Recently the U.S. Supreme Court agreed to hear an appeal from a decision from the 4th U.S. Circuit Court of Appeals in Baltimore, Maryland, which struck down a pro-life, Trump-era regulation from the U.S. Department of Health and Human Services (HHS) involving Title X family planning grants. The rule prohibited grant recipients from referring clients for abortions and required separate physical facilities and accounting for grant recipients who perform abortions and provide federally funded family planning services.
Title X is a federal grant program created by Congress in 1970 in which qualified state and private agencies apply for and receive funds to provide counseling, contraceptives and preventive health services for needy communities. From the very beginning, the law explicitly required that no grant funds be used to support abortion.
The specific language contained in Section 2008 of Title X, “None of the funds appropriated under this title shall be used in programs where abortion is a method of family planning,” is left up to HHS to interpret and apply via regulations, subject to judicial review or further clarifications passed by Congress.
In keeping with the intent of Congress to prevent Title X funds from being used to support abortions, HHS in 2019 passed the rule at issue in the appeal. When the regulation was finalized, abortion sellers such as Planned Parenthood, which benefitted from the program to the tune of approximately $60 million per year, chose to opt out of Title X rather than comply with the regulation’s requirements.
These lawsuits followed.
The Baltimore case has been consolidated with two other related cases the high court has agreed to hear together.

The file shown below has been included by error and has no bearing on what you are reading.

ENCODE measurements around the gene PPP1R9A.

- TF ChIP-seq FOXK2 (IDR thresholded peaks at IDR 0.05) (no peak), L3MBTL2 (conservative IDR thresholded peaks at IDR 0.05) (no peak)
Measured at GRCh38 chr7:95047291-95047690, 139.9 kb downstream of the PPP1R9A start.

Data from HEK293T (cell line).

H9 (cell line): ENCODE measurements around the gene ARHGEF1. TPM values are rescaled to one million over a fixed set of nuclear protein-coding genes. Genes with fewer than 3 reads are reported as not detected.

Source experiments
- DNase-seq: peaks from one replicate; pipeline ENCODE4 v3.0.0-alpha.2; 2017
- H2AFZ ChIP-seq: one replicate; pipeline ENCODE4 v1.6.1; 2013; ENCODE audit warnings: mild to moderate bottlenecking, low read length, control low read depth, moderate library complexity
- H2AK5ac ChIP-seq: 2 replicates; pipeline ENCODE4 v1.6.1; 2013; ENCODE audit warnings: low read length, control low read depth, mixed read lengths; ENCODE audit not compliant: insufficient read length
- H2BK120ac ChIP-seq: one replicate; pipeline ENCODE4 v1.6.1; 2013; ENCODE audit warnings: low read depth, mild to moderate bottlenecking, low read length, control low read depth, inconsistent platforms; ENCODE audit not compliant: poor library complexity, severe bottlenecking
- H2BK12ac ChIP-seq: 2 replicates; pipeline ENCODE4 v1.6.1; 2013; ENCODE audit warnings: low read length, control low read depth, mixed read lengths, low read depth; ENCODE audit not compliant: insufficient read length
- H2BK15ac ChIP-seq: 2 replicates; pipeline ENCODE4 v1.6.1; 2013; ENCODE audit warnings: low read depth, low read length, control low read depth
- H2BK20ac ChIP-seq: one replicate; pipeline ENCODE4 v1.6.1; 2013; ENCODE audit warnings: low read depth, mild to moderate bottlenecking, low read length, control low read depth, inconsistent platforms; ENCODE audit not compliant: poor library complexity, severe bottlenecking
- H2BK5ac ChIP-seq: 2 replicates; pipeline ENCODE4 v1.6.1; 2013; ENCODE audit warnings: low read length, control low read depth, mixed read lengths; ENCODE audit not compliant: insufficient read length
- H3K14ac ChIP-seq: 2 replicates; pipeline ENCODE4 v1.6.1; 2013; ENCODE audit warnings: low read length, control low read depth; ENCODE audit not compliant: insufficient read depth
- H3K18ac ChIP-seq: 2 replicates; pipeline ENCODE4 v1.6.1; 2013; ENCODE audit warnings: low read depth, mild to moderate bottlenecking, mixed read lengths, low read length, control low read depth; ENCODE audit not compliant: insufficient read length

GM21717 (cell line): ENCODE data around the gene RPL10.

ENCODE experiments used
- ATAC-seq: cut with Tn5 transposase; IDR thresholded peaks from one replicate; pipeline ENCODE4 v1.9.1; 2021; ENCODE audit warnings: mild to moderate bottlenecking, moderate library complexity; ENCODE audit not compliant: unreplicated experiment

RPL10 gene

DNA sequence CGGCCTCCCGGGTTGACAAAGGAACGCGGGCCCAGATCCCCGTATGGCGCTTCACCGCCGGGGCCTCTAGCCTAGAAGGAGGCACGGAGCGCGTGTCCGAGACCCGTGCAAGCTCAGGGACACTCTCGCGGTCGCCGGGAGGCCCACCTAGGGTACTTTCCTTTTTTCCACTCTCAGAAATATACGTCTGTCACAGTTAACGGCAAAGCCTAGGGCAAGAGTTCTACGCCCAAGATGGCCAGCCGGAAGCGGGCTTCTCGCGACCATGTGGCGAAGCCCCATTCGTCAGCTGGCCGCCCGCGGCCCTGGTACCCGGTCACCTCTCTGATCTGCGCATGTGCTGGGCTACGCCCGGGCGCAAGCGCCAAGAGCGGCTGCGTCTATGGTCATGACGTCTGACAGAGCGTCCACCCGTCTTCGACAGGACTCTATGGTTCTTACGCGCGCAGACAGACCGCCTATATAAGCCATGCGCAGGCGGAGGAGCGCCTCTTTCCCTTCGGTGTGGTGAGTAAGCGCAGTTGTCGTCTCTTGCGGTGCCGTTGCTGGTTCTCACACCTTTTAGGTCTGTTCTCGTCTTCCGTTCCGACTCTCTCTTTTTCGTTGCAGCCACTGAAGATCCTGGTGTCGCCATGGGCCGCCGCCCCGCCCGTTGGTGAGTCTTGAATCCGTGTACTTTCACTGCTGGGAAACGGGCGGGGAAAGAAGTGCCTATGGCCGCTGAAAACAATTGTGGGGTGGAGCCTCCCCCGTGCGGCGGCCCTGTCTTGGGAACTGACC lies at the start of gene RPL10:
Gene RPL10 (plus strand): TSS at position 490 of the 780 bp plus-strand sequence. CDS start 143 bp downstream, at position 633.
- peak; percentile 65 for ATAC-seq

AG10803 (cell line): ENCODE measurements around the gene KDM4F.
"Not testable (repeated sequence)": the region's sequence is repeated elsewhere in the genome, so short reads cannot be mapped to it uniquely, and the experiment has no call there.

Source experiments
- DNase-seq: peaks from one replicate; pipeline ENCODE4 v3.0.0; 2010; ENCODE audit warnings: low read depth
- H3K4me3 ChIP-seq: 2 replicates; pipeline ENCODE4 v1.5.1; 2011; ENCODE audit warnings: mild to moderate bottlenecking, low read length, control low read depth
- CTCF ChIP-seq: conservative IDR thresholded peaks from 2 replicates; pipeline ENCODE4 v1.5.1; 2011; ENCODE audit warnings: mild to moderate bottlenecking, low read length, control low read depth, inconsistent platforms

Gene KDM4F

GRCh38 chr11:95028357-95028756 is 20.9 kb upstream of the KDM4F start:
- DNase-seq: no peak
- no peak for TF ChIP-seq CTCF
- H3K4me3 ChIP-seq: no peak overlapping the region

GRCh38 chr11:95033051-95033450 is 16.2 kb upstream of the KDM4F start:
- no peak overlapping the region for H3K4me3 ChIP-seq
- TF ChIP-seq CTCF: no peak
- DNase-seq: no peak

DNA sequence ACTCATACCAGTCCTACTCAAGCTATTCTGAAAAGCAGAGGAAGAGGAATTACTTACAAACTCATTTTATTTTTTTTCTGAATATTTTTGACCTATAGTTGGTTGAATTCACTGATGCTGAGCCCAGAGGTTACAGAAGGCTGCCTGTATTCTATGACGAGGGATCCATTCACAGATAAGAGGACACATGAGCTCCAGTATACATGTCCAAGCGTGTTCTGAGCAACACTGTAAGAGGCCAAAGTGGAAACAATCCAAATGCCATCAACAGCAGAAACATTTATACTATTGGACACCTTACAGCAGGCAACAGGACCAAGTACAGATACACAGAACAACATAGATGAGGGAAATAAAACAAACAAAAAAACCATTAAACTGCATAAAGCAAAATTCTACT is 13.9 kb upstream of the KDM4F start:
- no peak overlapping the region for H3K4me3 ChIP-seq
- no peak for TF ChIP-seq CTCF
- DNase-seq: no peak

Last year, the 9th U.S. Circuit Court of Appeals in San Francisco upheld the regulation in a separate challenge. The 4th Circuit decision created what is called a “circuit split” on the issue, meaning the regulation would be interpreted different ways in different parts of the country. A circuit split creates confusion when a federal law is not interpreted the same across the states located in various federal circuits. The Supreme Court typically steps in at that point to resolve the split and provide a decision that will apply uniformly across the nation.
Title X affects many communities across the nation. In 2019, the most current year for which data is available, the federal government funded “100 grants to 47 state and local health departments and 53 nonprofit family planning and community health agencies. Title X funds supported a network of 3,825 service sites operated by either grantees or 1,060 subrecipients in the 50 United States, the District of Columbia, and eight U.S. territories and Freely Associated States.”
Although the requirements of Congress related to Title X cannot be revoked except by another Act of Congress, a federal agency regulation such as the 2019 HHS rule can be revoked by subsequent action of the same agency. Elections have consequences, and the impact of the most recent one may affect the HHS regulation, even apart from what the Supreme Court may do. President Joe Biden, who has expressed support for the federal funding of abortion, has tasked his HHS with reviewing the 2019 rule and possibly revoking it.
Even if the rule is ultimately revoked by the Biden administration, a decision from the Supreme Court in the meantime upholding its legality will serve the purpose of encouraging future pro-life administrations to reinstate the rule.
The Supreme Court hasn’t announced its oral argument calendar for April and May yet, so it is not known whether these cases will be heard and decided this term, which ends in June, or the next, which begins in October.
The consolidated cases are American Medical Assn. v. Cochran, Cochran v. Mayor and City Council of Baltimore, and Oregon v. Cochran.
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